Happy Friday eddiebody (as Eryn would say)!

So this week saw International Women’s Day and the 100th anniversary of the Oreo cookie. Naturally the media saw fit to report on a slew of women-related topics — and especially for Muslim women, covered a bunch of hijab stories.

(haha, see what I did there? Covered. Hijab. Get it?)

So how do you style your hijab? Do you twist it, dunk it, layer it, throw it on at once or in two bites?


1) *taps mic*

Sick and tired of everyone else deciding how Muslim women live their lives, the lovely and brilliant Ayesha Mattu and Nura Maznavi give their opinion on the public narrative used to construct the “Muslim woman” in their HuffPo piece, “Muslim Women Take Back the Mic on International Women’s Day.”

Very simply put, “Why doesn’t anyone ever ask Muslim women what they think?”

When we raise our voices to tell our own stories, we are silenced. We are either dismissed as outliers — educated and upper class Western-raised Muslim women with no grasp of the reality of “real” Muslim women — or brainwashed, because how could any intelligent woman defend Islam or call herself Muslim? In many cases, our experiences are negated or dismissed as inauthentic by virtue of comparison to the circumstances of some women in other countries…

The voices of Muslim women are diverse, and our individual experiences authentic. We must be placed in our own context without being smothered under an entire globe’s worth of geopolitical baggage. Just as the life of a Catholic woman in a village in Guatemala is very different from that of a Catholic woman in the village of Manhattan’s Upper East Side, so too are the lives, realities and experiences of over 500 million Muslim women across the globe.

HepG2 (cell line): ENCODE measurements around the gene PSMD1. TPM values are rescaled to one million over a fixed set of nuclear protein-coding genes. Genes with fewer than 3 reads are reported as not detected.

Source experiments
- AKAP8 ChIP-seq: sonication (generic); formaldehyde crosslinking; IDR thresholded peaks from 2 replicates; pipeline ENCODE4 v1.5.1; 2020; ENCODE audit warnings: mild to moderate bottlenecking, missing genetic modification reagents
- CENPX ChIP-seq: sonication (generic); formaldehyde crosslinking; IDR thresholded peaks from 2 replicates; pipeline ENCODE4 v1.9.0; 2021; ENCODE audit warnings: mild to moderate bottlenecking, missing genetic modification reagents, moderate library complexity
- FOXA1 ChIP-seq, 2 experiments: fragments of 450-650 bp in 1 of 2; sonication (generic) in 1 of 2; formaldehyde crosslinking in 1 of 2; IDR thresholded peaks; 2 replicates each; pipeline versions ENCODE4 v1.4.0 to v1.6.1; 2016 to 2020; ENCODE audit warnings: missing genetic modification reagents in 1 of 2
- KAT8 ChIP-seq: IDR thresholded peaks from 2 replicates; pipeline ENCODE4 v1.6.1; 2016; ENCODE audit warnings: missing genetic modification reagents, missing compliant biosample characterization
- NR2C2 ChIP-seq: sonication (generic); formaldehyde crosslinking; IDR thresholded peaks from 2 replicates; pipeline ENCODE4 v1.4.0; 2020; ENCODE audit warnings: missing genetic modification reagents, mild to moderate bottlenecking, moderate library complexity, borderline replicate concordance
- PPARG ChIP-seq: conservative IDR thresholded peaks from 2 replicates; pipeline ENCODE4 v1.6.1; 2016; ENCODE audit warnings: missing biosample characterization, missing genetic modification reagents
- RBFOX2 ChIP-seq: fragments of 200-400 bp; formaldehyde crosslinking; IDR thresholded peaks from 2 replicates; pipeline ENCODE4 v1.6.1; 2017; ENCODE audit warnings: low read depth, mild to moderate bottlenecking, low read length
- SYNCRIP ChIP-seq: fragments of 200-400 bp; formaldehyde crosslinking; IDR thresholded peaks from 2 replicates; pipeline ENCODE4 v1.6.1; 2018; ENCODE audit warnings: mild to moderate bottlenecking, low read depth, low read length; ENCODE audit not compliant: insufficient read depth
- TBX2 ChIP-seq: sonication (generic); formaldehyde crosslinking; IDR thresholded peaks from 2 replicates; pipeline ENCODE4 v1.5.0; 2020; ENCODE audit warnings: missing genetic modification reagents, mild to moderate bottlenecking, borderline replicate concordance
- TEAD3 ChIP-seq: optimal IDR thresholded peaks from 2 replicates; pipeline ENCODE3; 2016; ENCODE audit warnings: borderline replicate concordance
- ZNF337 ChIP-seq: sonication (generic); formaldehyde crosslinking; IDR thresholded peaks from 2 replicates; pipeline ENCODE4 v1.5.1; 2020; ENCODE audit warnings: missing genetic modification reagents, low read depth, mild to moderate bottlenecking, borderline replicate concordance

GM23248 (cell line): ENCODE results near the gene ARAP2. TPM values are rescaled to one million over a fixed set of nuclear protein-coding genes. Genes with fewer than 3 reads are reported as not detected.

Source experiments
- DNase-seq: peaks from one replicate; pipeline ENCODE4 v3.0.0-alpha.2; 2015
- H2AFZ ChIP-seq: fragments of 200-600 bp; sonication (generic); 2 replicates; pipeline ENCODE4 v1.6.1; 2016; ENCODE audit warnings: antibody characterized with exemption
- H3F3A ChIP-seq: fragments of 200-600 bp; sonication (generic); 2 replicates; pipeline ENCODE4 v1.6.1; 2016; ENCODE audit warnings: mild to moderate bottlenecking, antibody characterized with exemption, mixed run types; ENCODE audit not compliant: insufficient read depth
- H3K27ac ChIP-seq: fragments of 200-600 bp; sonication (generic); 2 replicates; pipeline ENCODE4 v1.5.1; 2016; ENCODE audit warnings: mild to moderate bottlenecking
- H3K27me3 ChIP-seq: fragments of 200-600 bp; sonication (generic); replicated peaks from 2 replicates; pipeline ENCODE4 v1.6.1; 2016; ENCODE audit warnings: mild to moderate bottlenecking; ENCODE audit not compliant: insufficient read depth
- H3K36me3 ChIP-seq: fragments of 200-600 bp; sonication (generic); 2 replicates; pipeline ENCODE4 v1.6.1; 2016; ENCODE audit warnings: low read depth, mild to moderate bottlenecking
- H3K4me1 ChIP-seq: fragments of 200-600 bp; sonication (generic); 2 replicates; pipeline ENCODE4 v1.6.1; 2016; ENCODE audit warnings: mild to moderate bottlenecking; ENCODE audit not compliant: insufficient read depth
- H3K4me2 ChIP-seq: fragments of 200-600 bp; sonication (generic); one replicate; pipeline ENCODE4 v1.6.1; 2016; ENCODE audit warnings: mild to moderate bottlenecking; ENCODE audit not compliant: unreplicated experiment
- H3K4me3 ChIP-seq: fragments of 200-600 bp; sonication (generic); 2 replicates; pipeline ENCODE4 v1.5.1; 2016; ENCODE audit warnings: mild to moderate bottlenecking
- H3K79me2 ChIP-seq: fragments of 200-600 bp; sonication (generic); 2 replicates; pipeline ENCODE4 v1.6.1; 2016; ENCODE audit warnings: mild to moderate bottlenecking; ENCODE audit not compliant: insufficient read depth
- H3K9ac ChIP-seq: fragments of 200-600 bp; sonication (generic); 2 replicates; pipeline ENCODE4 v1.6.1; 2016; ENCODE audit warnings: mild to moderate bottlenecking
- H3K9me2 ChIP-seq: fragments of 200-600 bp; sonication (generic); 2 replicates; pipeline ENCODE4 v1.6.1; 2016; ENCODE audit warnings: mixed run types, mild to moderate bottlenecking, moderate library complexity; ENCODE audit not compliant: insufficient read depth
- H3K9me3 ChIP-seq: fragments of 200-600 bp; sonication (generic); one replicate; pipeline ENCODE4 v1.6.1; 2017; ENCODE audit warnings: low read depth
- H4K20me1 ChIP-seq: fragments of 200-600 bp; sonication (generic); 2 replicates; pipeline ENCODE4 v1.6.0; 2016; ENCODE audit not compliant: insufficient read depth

Love, love, love! I get shivers!

Speaking of love and shivers, check out Ayesha’s and Nura’s recent video interview with Middle East Voices on their book Love, InshAllah. Giving women back the power to form their own narrative. YES.

2) In some serious news, Kingston police are asking for help identifying a woman after she was caught on security camera pulling on another woman’s hijab. The hijab was pulled hard enough to snap the woman’s head back. Police are calling it a hate crime assault.

I’m sad because I love my old university town. But I’m not surprised. That’s where someone spit on me, yelled obscenities at me from a car and verbally harassed me in the middle of Tim Horton’s. Ooooh K-town.

3) Is your political regime hijab limiting? Does your man chador oppress you? Why not come to a Hawaii-esque beach where you can have a “small taste of freedom” and experience “respite from a regime that regulates hemlines and headscarfs” while getting a tan and swimming with the “rare, sweet sensation of sunlight” on your skin.

With the *shocking* title of “From hijab to skimpy bikini” a New Zealand travel article explores the tropical Iranian island of Kish — where pale, submissive Persians let loose, laugh and play, enjoy some ice cream, and get their thong-tha-thong-tha-thongs on at the women-only beach.


Well at least they didn’t get topless…. Oh wait.

4) The fantastic Eman Hashim over at Muslimah Media Watch takes a look at hijab irony when Egyptian journalist Dalia Rabie was banned from joining her OWN birthday party at one of Cairo’s upscale restaurants because she was wearing hijab. The restaurant serves alcohol, and so the bouncer was only trying to protect her from the “debauched world of dining.” Certainly not because the restaurant wanted to maintain their “image.” NOOooo…</sarcasm>

So now we discuss if the woman who wears the hijab should play sports, sings, runs, play martial arts, etc.  If you think whatever choice contradicts with the hijab, then do not do it if you wear the headscarf, and mind your own business if you do not. You might see it contradictory, but she doesn’t!

Some women find it weird to be a model while wearing the hijab, some don’t. What’s the big deal?

You can worry about your religious beliefs, your good deeds and bad ones, and let us worry about ours.

I’m getting that printed on a t-shirt. Or my hijab.